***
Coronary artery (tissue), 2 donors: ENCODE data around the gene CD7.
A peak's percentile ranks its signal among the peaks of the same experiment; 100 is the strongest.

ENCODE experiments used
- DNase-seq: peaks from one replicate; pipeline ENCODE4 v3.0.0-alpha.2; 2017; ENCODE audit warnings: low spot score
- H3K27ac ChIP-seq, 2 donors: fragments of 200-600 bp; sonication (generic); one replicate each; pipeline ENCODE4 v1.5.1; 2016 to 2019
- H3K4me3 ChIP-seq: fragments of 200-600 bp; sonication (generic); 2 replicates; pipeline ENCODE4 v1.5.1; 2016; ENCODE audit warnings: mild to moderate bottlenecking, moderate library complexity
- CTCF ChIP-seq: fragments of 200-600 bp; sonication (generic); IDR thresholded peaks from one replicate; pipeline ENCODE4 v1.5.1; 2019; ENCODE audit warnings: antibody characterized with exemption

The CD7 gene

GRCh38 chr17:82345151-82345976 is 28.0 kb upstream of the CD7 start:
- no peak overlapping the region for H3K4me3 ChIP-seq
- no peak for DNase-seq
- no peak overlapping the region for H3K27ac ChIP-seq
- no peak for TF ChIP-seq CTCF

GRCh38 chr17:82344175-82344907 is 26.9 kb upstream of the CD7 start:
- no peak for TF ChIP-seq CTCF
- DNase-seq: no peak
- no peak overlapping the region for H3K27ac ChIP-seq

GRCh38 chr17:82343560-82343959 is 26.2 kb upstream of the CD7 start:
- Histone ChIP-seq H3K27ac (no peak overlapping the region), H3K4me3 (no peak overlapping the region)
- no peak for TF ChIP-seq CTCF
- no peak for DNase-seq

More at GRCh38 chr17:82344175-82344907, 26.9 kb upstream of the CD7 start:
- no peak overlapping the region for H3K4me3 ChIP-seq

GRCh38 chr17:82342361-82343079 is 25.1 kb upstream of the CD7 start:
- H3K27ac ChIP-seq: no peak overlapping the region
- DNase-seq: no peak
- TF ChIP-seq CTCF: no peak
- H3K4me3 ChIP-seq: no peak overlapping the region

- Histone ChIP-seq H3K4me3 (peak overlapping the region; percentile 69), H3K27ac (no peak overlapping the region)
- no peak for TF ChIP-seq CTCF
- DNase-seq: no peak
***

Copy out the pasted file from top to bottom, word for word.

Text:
Coronary artery (tissue), 2 donors: ENCODE data around the gene CD7.
A peak's percentile ranks its signal among the peaks of the same experiment; 100 is the strongest.

ENCODE experiments used
- DNase-seq: peaks from one replicate; pipeline ENCODE4 v3.0.0-alpha.2; 2017; ENCODE audit warnings: low spot score
- H3K27ac ChIP-seq, 2 donors: fragments of 200-600 bp; sonication (generic); one replicate each; pipeline ENCODE4 v1.5.1; 2016 to 2019
- H3K4me3 ChIP-seq: fragments of 200-600 bp; sonication (generic); 2 replicates; pipeline ENCODE4 v1.5.1; 2016; ENCODE audit warnings: mild to moderate bottlenecking, moderate library complexity
- CTCF ChIP-seq: fragments of 200-600 bp; sonication (generic); IDR thresholded peaks from one replicate; pipeline ENCODE4 v1.5.1; 2019; ENCODE audit warnings: antibody characterized with exemption

The CD7 gene

GRCh38 chr17:82345151-82345976 is 28.0 kb upstream of the CD7 start:
- no peak overlapping the region for H3K4me3 ChIP-seq
- no peak for DNase-seq
- no peak overlapping the region for H3K27ac ChIP-seq
- no peak for TF ChIP-seq CTCF

GRCh38 chr17:82344175-82344907 is 26.9 kb upstream of the CD7 start:
- no peak for TF ChIP-seq CTCF
- DNase-seq: no peak
- no peak overlapping the region for H3K27ac ChIP-seq

GRCh38 chr17:82343560-82343959 is 26.2 kb upstream of the CD7 start:
- Histone ChIP-seq H3K27ac (no peak overlapping the region), H3K4me3 (no peak overlapping the region)
- no peak for TF ChIP-seq CTCF
- no peak for DNase-seq

More at GRCh38 chr17:82344175-82344907, 26.9 kb upstream of the CD7 start:
- no peak overlapping the region for H3K4me3 ChIP-seq

GRCh38 chr17:82342361-82343079 is 25.1 kb upstream of the CD7 start:
- H3K27ac ChIP-seq: no peak overlapping the region
- DNase-seq: no peak
- TF ChIP-seq CTCF: no peak
- H3K4me3 ChIP-seq: no peak overlapping the region

- Histone ChIP-seq H3K4me3 (peak overlapping the region; percentile 69), H3K27ac (no peak overlapping the region)
- no peak for TF ChIP-seq CTCF
- DNase-seq: no peak